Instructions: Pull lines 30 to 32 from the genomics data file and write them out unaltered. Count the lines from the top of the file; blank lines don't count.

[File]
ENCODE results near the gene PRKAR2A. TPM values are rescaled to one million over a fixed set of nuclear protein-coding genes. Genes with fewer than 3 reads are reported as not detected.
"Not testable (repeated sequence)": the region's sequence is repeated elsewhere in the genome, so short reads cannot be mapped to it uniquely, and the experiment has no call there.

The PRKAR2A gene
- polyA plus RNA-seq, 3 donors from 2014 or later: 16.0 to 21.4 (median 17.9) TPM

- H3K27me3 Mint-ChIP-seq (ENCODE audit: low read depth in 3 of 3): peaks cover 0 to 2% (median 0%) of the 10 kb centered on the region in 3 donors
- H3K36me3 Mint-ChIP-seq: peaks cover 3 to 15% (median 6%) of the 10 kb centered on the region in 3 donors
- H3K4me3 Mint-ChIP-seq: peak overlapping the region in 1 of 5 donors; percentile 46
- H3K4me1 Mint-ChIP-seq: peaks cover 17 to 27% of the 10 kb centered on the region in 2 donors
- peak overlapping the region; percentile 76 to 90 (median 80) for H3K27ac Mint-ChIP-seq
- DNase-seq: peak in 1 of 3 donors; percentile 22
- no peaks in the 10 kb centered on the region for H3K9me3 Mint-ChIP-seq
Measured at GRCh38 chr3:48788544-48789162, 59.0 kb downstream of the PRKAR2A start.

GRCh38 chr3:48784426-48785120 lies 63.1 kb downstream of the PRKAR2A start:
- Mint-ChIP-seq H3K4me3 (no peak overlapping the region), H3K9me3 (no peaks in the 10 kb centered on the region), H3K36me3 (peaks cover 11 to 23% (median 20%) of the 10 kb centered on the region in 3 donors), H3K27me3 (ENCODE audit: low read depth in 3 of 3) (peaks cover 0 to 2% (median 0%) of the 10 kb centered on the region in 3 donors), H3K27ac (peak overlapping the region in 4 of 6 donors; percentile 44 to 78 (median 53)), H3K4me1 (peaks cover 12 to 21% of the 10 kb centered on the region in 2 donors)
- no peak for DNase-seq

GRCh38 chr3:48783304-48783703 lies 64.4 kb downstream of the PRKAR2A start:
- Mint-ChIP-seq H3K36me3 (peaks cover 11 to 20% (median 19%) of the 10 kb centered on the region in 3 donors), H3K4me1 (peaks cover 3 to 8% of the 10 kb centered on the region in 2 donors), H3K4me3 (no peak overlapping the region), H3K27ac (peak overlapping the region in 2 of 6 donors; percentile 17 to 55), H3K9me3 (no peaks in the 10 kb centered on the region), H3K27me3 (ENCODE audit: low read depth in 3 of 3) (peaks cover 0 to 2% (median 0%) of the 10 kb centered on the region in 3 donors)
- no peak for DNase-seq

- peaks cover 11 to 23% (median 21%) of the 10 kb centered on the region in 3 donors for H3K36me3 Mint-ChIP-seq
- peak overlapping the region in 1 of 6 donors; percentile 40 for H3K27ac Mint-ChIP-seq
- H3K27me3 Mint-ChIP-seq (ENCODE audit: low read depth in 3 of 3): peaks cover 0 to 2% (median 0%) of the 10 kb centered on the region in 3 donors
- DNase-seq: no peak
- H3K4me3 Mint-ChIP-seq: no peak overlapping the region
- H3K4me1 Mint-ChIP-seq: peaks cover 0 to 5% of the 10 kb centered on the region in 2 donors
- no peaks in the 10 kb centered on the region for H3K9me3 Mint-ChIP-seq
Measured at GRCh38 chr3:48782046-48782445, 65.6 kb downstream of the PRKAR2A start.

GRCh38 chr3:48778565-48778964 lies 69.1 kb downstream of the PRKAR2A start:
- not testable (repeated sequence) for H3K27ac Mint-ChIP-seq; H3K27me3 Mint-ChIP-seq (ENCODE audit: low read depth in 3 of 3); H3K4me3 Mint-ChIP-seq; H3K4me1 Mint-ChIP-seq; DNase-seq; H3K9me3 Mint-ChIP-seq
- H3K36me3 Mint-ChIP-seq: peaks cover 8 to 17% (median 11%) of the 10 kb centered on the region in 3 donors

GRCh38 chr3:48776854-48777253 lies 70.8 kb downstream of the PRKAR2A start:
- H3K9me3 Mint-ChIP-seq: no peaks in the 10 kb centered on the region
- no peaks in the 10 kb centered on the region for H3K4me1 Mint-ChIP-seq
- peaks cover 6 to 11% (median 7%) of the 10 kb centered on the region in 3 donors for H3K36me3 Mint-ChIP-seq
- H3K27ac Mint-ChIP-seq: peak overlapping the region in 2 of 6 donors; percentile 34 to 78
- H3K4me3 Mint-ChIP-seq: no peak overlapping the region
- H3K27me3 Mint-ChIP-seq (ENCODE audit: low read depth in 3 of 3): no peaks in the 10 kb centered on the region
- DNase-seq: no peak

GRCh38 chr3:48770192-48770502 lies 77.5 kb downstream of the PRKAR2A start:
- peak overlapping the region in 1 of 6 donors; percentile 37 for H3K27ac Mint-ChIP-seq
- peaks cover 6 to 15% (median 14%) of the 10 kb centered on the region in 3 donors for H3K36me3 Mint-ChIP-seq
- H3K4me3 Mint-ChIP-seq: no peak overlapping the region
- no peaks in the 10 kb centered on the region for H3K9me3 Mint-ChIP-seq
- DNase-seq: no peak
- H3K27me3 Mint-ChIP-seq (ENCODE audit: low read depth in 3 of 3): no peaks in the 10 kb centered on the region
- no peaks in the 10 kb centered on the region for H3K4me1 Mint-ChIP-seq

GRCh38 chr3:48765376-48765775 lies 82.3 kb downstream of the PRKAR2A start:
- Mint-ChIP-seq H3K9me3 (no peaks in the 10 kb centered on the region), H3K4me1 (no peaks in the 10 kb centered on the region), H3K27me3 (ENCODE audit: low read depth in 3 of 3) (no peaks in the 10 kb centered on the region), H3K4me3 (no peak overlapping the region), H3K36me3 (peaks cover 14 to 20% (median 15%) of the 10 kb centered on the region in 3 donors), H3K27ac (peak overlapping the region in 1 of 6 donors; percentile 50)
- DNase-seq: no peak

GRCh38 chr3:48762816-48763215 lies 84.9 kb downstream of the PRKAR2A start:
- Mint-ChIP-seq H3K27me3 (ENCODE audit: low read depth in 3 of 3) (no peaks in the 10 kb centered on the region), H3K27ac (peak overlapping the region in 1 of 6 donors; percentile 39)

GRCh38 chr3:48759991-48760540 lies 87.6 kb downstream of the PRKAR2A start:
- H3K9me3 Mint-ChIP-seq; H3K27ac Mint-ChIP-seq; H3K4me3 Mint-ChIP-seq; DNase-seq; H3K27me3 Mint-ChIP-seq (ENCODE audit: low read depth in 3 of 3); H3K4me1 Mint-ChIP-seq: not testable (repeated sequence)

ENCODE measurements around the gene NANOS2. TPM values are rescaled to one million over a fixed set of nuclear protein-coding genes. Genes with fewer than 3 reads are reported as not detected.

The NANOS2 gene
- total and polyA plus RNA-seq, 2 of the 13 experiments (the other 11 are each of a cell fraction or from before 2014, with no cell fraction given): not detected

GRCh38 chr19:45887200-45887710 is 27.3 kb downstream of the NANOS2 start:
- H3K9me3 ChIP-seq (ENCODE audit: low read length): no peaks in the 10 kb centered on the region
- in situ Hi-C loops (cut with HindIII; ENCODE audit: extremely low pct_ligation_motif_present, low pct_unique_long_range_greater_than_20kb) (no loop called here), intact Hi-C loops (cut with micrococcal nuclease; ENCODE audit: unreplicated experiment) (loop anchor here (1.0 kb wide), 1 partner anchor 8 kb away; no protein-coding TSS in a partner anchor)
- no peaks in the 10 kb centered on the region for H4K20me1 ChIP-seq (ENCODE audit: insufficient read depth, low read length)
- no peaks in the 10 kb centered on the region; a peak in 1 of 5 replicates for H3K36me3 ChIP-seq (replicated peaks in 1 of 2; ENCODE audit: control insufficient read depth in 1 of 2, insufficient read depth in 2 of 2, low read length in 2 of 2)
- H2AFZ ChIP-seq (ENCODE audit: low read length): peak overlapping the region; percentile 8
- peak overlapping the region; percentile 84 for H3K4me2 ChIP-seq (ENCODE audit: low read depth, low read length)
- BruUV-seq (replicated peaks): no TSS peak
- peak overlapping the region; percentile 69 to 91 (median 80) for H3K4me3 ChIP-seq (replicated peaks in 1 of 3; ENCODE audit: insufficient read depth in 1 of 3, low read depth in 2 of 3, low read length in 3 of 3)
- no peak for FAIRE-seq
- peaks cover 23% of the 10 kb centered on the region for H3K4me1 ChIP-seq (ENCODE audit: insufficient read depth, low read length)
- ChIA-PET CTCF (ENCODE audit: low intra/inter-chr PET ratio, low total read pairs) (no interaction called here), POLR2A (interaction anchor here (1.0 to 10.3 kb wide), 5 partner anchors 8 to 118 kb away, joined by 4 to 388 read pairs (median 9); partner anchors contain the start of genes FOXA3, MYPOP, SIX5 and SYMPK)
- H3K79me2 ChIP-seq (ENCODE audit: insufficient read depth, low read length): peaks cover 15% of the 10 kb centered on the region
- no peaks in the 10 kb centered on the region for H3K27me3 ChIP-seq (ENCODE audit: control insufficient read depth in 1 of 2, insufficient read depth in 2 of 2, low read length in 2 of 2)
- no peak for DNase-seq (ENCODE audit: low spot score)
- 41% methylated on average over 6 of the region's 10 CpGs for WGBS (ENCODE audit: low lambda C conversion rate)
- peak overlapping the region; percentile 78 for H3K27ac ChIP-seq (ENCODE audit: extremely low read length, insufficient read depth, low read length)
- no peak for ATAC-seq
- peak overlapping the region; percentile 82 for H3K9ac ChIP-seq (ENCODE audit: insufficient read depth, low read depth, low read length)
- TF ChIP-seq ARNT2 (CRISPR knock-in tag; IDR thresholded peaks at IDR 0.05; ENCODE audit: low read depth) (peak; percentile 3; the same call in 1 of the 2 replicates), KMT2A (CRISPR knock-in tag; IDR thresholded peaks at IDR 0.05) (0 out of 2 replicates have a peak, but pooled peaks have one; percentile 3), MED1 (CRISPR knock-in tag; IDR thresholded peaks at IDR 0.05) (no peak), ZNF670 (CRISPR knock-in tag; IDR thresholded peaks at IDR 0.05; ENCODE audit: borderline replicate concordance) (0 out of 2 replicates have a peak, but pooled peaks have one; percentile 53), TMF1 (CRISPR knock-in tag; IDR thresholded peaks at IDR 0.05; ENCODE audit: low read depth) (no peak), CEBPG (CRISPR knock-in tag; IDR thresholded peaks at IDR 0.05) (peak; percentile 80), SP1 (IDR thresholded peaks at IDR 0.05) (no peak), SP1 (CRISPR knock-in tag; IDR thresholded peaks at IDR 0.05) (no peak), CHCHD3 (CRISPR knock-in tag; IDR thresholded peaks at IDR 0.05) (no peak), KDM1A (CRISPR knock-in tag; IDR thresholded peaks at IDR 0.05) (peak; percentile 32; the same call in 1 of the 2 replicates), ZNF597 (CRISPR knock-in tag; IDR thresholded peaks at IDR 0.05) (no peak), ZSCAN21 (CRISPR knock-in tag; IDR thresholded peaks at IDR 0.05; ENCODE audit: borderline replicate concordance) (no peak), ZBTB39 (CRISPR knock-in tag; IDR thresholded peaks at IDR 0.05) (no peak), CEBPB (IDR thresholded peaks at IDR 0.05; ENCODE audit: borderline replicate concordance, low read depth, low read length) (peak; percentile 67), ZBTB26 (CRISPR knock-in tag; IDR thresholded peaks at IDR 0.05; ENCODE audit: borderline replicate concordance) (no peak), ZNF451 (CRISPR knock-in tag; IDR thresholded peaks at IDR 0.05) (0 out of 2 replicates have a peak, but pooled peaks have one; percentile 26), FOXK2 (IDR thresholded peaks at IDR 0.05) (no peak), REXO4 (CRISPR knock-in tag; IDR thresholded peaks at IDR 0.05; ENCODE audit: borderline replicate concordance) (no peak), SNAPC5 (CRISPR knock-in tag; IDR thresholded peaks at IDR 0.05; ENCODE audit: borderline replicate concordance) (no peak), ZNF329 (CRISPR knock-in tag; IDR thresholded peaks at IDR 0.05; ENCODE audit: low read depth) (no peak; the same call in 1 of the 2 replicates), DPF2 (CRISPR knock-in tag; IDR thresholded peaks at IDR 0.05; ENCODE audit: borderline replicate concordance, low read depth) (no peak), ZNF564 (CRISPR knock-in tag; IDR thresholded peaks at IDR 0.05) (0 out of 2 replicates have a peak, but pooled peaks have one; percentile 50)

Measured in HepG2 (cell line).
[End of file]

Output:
GRCh38 chr3:48776854-48777253 lies 70.8 kb downstream of the PRKAR2A start:
- H3K9me3 Mint-ChIP-seq: no peaks in the 10 kb centered on the region
- no peaks in the 10 kb centered on the region for H3K4me1 Mint-ChIP-seq